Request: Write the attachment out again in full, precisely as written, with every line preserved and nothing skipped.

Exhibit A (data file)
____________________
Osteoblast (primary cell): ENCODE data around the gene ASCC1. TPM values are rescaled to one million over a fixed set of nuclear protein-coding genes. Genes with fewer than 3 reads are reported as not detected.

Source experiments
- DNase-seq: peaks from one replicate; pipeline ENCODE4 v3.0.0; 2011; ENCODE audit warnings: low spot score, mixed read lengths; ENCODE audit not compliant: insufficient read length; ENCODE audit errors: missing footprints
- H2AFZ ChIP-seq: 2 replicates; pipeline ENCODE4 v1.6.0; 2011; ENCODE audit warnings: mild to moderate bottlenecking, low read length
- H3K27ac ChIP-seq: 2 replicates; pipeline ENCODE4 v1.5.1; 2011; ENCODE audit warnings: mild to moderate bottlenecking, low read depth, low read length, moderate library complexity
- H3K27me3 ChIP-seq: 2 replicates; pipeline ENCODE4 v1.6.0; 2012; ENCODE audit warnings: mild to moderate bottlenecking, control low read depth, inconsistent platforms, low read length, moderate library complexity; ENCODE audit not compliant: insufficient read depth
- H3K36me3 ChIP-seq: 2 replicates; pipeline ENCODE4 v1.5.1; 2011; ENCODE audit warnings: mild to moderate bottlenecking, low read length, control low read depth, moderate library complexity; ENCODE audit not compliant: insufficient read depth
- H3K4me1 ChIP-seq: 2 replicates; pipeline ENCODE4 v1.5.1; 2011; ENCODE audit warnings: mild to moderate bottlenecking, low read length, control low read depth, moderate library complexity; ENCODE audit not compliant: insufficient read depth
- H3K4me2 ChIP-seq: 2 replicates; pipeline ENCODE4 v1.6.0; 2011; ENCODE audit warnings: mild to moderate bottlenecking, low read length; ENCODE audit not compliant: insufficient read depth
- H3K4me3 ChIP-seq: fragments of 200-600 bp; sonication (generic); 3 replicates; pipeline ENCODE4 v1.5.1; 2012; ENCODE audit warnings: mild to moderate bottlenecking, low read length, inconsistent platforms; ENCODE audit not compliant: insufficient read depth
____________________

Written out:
Osteoblast (primary cell): ENCODE data around the gene ASCC1. TPM values are rescaled to one million over a fixed set of nuclear protein-coding genes. Genes with fewer than 3 reads are reported as not detected.

Source experiments
- DNase-seq: peaks from one replicate; pipeline ENCODE4 v3.0.0; 2011; ENCODE audit warnings: low spot score, mixed read lengths; ENCODE audit not compliant: insufficient read length; ENCODE audit errors: missing footprints
- H2AFZ ChIP-seq: 2 replicates; pipeline ENCODE4 v1.6.0; 2011; ENCODE audit warnings: mild to moderate bottlenecking, low read length
- H3K27ac ChIP-seq: 2 replicates; pipeline ENCODE4 v1.5.1; 2011; ENCODE audit warnings: mild to moderate bottlenecking, low read depth, low read length, moderate library complexity
- H3K27me3 ChIP-seq: 2 replicates; pipeline ENCODE4 v1.6.0; 2012; ENCODE audit warnings: mild to moderate bottlenecking, control low read depth, inconsistent platforms, low read length, moderate library complexity; ENCODE audit not compliant: insufficient read depth
- H3K36me3 ChIP-seq: 2 replicates; pipeline ENCODE4 v1.5.1; 2011; ENCODE audit warnings: mild to moderate bottlenecking, low read length, control low read depth, moderate library complexity; ENCODE audit not compliant: insufficient read depth
- H3K4me1 ChIP-seq: 2 replicates; pipeline ENCODE4 v1.5.1; 2011; ENCODE audit warnings: mild to moderate bottlenecking, low read length, control low read depth, moderate library complexity; ENCODE audit not compliant: insufficient read depth
- H3K4me2 ChIP-seq: 2 replicates; pipeline ENCODE4 v1.6.0; 2011; ENCODE audit warnings: mild to moderate bottlenecking, low read length; ENCODE audit not compliant: insufficient read depth
- H3K4me3 ChIP-seq: fragments of 200-600 bp; sonication (generic); 3 replicates; pipeline ENCODE4 v1.5.1; 2012; ENCODE audit warnings: mild to moderate bottlenecking, low read length, inconsistent platforms; ENCODE audit not compliant: insufficient read depth